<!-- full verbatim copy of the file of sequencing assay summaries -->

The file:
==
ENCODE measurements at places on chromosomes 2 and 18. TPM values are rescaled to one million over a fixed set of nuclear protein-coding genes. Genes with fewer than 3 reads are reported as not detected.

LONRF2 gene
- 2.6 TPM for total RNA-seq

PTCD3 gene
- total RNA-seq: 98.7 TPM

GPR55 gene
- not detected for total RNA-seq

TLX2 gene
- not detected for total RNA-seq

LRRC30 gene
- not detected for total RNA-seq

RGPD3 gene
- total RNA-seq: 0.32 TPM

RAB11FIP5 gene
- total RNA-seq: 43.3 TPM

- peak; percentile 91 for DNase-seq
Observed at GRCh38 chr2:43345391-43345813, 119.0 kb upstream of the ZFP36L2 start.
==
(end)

ENCODE measurements at places on chromosomes 2 and 18. TPM values are rescaled to one million over a fixed set of nuclear protein-coding genes. Genes with fewer than 3 reads are reported as not detected.

LONRF2 gene
- 2.6 TPM for total RNA-seq

PTCD3 gene
- total RNA-seq: 98.7 TPM

GPR55 gene
- not detected for total RNA-seq

TLX2 gene
- not detected for total RNA-seq

LRRC30 gene
- not detected for total RNA-seq

RGPD3 gene
- total RNA-seq: 0.32 TPM

RAB11FIP5 gene
- total RNA-seq: 43.3 TPM

- peak; percentile 91 for DNase-seq
Observed at GRCh38 chr2:43345391-43345813, 119.0 kb upstream of the ZFP36L2 start.